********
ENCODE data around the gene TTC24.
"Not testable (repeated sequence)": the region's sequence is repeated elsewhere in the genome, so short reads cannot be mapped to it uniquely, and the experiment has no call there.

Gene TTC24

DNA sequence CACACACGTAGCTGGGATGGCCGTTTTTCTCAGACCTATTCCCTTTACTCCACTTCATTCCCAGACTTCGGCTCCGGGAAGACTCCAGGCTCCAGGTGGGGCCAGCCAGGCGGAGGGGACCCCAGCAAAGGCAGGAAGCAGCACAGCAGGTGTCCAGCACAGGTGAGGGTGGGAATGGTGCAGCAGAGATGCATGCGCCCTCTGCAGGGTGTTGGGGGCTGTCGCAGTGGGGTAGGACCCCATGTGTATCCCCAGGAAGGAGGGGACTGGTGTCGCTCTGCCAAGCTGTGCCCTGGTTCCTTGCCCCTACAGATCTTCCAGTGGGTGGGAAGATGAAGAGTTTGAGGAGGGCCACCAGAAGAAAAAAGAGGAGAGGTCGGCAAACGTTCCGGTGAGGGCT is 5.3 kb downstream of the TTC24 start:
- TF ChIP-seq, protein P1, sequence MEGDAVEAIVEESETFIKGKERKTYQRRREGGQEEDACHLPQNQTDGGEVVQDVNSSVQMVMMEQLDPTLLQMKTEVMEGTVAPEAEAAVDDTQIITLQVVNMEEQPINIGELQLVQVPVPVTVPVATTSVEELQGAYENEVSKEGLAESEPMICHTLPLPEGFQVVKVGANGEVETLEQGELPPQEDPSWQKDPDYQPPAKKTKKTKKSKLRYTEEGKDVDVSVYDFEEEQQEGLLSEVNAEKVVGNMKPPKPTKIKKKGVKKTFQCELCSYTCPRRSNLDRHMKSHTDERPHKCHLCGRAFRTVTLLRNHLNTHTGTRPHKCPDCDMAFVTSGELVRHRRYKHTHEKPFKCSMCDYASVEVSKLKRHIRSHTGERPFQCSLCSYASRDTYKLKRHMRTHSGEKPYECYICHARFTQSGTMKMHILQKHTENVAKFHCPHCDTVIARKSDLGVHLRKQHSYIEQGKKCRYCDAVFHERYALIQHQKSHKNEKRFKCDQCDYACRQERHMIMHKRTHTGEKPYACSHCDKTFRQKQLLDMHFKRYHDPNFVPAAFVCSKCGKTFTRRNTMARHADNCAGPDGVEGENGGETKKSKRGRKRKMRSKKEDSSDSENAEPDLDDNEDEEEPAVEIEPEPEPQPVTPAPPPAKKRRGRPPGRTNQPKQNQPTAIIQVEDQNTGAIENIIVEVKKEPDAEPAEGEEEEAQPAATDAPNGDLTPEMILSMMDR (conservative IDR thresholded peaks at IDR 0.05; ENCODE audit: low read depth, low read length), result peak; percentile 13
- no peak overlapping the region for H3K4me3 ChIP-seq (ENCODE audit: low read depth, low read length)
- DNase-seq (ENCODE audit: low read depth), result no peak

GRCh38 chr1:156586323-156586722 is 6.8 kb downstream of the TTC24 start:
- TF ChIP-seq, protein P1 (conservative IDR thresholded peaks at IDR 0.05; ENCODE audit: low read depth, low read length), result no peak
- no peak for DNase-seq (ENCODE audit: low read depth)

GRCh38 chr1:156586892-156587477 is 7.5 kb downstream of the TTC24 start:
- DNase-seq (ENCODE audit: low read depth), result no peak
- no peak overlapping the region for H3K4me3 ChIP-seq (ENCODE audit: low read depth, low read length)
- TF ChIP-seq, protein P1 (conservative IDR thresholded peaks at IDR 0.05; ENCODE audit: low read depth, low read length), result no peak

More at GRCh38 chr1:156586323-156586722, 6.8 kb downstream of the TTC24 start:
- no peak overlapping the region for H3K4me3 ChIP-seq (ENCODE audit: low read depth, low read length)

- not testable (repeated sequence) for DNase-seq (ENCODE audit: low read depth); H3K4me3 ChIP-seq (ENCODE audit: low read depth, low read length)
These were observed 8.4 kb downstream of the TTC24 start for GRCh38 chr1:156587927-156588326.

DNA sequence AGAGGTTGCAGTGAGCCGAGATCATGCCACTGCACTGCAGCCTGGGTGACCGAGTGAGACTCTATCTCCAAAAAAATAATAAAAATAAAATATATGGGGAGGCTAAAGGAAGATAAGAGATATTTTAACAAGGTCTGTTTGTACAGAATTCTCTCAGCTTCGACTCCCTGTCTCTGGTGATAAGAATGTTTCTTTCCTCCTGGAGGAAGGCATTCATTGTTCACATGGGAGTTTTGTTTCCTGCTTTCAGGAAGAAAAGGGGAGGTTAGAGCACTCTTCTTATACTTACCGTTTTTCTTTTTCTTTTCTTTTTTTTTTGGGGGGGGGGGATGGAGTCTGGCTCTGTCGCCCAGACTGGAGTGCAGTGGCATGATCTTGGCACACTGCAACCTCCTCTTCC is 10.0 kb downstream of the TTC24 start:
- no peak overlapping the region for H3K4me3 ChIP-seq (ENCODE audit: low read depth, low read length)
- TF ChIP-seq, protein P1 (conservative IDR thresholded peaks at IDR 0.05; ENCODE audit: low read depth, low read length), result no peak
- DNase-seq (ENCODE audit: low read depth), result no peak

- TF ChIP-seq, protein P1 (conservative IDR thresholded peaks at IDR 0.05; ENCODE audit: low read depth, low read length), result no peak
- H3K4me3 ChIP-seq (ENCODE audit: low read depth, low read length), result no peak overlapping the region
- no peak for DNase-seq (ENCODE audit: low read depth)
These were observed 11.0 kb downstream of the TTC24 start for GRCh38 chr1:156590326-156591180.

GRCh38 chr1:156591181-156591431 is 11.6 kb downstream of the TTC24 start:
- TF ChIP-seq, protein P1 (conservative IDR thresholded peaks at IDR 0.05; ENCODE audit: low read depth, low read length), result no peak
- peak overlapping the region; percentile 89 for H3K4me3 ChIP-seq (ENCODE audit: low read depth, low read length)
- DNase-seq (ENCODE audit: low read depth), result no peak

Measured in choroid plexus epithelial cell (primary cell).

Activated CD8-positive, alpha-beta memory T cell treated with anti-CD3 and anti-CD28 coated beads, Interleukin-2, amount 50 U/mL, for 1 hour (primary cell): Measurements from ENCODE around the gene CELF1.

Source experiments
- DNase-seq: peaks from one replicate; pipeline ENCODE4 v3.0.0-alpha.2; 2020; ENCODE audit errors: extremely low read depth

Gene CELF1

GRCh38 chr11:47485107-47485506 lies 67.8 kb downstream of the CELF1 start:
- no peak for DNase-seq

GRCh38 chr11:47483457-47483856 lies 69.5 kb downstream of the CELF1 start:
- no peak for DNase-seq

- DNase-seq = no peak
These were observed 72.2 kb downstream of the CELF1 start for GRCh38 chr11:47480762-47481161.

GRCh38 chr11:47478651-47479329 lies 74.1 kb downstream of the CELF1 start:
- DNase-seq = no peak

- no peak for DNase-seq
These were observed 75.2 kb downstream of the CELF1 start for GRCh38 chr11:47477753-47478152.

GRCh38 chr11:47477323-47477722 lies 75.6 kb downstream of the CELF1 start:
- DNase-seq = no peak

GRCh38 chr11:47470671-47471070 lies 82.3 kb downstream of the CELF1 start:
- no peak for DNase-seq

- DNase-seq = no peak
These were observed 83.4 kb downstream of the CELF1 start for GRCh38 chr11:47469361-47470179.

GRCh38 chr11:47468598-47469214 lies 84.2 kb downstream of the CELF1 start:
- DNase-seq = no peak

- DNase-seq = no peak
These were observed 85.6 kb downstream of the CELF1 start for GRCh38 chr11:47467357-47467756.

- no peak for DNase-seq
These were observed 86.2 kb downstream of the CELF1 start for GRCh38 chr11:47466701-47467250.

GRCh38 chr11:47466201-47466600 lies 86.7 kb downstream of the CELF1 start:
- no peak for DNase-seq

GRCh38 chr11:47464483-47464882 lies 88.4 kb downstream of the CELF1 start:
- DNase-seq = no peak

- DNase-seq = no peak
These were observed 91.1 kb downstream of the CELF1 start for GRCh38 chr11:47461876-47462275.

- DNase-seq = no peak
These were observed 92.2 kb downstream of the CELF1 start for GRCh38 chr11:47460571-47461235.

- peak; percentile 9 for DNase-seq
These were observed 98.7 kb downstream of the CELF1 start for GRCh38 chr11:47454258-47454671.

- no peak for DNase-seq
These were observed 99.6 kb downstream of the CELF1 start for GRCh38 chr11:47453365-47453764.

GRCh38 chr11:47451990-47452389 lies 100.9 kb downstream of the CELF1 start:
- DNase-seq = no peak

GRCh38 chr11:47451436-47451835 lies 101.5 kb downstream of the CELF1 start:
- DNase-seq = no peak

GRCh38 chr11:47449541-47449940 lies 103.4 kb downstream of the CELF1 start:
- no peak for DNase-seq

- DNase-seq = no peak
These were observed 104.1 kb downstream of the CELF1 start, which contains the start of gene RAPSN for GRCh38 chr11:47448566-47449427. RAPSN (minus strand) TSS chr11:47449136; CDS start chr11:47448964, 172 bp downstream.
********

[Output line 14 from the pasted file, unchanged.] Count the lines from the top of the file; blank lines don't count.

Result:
- TF ChIP-seq, protein P1 (conservative IDR thresholded peaks at IDR 0.05; ENCODE audit: low read depth, low read length), result no peak